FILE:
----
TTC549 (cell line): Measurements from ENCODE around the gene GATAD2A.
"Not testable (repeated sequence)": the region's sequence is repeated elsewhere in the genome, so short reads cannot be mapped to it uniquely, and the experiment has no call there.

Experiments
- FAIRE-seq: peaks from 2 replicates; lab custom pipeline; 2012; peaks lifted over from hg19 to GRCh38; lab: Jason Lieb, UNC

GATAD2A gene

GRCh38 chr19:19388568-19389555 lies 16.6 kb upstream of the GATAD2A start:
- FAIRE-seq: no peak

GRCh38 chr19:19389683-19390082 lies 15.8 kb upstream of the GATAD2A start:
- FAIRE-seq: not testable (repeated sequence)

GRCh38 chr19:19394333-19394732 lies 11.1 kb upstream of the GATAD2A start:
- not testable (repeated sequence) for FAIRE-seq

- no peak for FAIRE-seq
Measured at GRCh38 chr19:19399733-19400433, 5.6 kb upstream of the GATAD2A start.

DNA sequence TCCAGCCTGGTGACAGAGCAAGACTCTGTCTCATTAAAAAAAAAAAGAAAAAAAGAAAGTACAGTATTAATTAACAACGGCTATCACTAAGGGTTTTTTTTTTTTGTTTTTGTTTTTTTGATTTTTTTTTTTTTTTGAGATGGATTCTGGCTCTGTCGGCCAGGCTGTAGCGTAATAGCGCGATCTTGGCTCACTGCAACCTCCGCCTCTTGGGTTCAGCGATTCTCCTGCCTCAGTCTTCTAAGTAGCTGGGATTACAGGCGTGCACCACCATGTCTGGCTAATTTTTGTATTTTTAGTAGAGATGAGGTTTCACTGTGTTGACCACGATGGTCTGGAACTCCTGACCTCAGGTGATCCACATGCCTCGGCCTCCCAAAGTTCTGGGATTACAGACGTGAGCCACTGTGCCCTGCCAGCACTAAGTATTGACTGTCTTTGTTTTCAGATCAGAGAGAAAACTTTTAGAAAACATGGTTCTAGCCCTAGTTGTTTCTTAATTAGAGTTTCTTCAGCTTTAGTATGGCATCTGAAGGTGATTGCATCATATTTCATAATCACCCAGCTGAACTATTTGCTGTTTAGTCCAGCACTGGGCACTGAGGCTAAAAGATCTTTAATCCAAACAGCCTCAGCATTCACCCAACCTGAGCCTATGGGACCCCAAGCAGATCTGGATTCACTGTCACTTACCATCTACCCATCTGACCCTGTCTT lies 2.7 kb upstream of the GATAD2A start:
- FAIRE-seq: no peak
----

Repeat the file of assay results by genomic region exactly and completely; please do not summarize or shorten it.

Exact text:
TTC549 (cell line): Measurements from ENCODE around the gene GATAD2A.
"Not testable (repeated sequence)": the region's sequence is repeated elsewhere in the genome, so short reads cannot be mapped to it uniquely, and the experiment has no call there.

Experiments
- FAIRE-seq: peaks from 2 replicates; lab custom pipeline; 2012; peaks lifted over from hg19 to GRCh38; lab: Jason Lieb, UNC

GATAD2A gene

GRCh38 chr19:19388568-19389555 lies 16.6 kb upstream of the GATAD2A start:
- FAIRE-seq: no peak

GRCh38 chr19:19389683-19390082 lies 15.8 kb upstream of the GATAD2A start:
- FAIRE-seq: not testable (repeated sequence)

GRCh38 chr19:19394333-19394732 lies 11.1 kb upstream of the GATAD2A start:
- not testable (repeated sequence) for FAIRE-seq

- no peak for FAIRE-seq
Measured at GRCh38 chr19:19399733-19400433, 5.6 kb upstream of the GATAD2A start.

DNA sequence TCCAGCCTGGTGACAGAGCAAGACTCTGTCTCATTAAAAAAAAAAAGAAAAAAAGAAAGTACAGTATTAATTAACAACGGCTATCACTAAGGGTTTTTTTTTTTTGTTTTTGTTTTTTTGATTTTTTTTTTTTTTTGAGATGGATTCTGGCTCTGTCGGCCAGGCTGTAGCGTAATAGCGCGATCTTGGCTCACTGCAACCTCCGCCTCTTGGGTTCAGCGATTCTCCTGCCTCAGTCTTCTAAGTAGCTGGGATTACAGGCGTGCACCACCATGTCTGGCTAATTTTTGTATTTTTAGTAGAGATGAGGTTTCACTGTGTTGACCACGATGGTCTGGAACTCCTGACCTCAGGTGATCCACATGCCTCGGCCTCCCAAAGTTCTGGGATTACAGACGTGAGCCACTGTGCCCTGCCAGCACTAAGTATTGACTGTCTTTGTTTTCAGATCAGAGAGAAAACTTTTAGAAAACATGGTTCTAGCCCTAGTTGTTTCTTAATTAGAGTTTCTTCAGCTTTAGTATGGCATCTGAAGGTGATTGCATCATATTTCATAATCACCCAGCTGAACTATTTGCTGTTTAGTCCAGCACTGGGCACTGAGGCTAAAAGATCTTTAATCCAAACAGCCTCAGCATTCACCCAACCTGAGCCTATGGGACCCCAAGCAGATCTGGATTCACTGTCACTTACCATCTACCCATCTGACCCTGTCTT lies 2.7 kb upstream of the GATAD2A start:
- FAIRE-seq: no peak